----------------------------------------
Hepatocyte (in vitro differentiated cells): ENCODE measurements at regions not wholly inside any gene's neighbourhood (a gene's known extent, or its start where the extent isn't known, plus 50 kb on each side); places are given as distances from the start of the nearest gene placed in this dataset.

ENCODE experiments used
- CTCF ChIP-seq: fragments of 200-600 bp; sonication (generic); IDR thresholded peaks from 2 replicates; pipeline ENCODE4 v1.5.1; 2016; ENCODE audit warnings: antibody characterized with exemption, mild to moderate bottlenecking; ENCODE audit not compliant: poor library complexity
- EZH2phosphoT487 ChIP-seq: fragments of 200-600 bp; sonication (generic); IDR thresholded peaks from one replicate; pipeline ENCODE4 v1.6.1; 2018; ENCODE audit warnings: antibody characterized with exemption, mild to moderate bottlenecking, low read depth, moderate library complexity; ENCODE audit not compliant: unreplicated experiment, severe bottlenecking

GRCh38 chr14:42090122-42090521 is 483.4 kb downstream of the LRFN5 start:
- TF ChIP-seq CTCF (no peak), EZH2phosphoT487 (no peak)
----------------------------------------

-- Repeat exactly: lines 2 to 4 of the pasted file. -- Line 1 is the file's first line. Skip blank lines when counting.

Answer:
ENCODE experiments used
- CTCF ChIP-seq: fragments of 200-600 bp; sonication (generic); IDR thresholded peaks from 2 replicates; pipeline ENCODE4 v1.5.1; 2016; ENCODE audit warnings: antibody characterized with exemption, mild to moderate bottlenecking; ENCODE audit not compliant: poor library complexity
- EZH2phosphoT487 ChIP-seq: fragments of 200-600 bp; sonication (generic); IDR thresholded peaks from one replicate; pipeline ENCODE4 v1.6.1; 2018; ENCODE audit warnings: antibody characterized with exemption, mild to moderate bottlenecking, low read depth, moderate library complexity; ENCODE audit not compliant: unreplicated experiment, severe bottlenecking